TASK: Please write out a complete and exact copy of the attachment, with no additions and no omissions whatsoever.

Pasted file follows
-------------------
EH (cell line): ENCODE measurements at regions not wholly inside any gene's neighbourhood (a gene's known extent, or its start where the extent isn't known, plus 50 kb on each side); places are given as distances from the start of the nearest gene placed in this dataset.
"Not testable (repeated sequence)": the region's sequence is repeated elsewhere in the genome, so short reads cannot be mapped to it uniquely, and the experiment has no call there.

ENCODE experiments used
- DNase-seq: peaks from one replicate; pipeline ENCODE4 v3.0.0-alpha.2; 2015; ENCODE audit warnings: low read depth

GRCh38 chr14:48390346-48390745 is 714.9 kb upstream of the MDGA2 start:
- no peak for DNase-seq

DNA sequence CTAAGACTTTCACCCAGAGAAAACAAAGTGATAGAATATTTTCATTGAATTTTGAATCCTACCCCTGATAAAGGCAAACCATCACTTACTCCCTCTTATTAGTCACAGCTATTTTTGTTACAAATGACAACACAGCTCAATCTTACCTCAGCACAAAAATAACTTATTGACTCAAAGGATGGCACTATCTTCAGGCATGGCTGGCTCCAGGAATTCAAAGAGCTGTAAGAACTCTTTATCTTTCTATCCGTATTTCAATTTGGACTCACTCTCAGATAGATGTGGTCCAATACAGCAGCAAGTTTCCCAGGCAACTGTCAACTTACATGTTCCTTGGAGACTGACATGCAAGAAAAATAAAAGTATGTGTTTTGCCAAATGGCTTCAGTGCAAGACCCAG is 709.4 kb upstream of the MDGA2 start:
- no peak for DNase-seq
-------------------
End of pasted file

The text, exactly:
EH (cell line): ENCODE measurements at regions not wholly inside any gene's neighbourhood (a gene's known extent, or its start where the extent isn't known, plus 50 kb on each side); places are given as distances from the start of the nearest gene placed in this dataset.
"Not testable (repeated sequence)": the region's sequence is repeated elsewhere in the genome, so short reads cannot be mapped to it uniquely, and the experiment has no call there.

ENCODE experiments used
- DNase-seq: peaks from one replicate; pipeline ENCODE4 v3.0.0-alpha.2; 2015; ENCODE audit warnings: low read depth

GRCh38 chr14:48390346-48390745 is 714.9 kb upstream of the MDGA2 start:
- no peak for DNase-seq

DNA sequence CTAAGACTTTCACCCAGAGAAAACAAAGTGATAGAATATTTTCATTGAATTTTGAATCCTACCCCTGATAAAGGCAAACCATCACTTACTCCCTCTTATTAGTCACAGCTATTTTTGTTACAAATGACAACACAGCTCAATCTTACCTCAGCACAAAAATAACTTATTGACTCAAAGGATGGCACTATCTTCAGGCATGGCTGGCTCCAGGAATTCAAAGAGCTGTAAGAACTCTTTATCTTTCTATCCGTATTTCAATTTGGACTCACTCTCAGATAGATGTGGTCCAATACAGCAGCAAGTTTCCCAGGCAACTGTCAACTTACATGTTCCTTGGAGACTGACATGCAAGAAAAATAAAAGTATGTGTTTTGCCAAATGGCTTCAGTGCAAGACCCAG is 709.4 kb upstream of the MDGA2 start:
- no peak for DNase-seq